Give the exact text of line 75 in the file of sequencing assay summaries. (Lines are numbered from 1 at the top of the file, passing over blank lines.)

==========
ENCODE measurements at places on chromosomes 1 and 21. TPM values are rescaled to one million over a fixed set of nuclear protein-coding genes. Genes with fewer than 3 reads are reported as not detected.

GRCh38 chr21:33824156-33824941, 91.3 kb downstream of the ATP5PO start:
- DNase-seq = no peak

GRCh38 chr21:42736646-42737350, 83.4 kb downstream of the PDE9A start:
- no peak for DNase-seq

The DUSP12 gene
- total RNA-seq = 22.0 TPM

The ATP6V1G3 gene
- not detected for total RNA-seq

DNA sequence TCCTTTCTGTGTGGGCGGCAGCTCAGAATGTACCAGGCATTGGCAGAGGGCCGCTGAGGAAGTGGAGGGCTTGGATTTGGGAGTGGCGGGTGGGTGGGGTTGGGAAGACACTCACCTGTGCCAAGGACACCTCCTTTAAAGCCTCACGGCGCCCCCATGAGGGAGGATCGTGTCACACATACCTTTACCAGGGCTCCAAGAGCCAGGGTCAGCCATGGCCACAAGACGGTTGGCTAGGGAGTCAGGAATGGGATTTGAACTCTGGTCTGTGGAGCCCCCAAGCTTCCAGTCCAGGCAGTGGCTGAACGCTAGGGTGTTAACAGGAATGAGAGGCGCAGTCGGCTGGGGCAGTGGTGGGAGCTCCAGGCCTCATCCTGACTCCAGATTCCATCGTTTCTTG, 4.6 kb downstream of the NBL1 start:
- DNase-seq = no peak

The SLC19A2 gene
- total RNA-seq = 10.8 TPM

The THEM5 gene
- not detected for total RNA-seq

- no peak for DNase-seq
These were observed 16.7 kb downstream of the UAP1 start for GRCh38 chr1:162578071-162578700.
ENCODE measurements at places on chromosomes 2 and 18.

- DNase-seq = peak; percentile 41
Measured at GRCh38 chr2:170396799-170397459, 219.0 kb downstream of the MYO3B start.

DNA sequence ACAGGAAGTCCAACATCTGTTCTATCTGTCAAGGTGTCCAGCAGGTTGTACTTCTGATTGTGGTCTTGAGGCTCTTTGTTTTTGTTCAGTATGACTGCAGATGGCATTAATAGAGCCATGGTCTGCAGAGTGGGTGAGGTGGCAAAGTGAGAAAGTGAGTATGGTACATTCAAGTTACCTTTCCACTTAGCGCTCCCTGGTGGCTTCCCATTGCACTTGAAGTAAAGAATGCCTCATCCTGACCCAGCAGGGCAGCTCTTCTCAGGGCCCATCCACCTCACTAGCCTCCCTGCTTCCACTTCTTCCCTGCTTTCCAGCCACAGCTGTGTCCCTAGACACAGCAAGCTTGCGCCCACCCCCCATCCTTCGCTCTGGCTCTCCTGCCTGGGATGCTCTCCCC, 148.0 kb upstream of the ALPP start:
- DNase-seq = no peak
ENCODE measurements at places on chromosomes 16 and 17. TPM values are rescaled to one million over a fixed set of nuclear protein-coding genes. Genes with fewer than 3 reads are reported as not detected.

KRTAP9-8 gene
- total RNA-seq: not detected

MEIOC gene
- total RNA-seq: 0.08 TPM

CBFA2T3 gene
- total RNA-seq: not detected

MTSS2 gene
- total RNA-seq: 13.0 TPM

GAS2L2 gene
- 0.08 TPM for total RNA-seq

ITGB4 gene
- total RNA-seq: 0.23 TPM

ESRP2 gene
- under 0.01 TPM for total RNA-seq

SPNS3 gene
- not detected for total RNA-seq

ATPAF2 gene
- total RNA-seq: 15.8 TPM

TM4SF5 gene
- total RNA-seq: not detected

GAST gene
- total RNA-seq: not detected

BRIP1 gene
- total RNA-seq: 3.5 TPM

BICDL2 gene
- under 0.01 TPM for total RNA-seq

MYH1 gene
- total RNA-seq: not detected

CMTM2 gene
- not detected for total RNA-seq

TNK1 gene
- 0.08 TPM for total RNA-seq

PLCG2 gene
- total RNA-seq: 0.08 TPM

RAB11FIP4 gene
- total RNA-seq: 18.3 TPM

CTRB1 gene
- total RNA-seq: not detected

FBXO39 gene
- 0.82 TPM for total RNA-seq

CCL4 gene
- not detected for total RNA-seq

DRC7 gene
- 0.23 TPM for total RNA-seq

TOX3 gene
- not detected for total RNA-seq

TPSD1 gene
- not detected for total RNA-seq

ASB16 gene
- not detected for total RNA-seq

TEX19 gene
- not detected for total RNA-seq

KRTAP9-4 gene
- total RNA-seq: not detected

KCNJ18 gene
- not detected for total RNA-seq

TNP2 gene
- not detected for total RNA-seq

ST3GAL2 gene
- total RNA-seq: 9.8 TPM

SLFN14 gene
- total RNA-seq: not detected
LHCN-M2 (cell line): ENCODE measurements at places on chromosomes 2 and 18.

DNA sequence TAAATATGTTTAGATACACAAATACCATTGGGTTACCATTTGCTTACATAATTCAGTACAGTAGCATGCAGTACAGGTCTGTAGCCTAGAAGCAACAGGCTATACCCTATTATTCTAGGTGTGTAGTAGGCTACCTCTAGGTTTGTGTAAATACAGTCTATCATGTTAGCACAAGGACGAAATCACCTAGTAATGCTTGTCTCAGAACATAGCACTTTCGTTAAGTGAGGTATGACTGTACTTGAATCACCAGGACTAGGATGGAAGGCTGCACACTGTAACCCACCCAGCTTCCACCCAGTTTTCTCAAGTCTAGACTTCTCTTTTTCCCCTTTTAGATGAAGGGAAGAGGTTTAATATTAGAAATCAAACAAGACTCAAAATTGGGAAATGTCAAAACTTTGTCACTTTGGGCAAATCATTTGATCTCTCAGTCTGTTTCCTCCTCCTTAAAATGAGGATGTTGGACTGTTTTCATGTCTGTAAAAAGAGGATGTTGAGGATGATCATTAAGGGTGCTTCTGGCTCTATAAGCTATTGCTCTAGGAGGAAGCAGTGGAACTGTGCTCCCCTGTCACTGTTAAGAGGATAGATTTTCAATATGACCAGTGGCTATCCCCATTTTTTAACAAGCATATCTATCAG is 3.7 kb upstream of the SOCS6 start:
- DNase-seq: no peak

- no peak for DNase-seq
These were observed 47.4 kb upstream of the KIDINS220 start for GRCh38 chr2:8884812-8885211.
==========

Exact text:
- not detected for total RNA-seq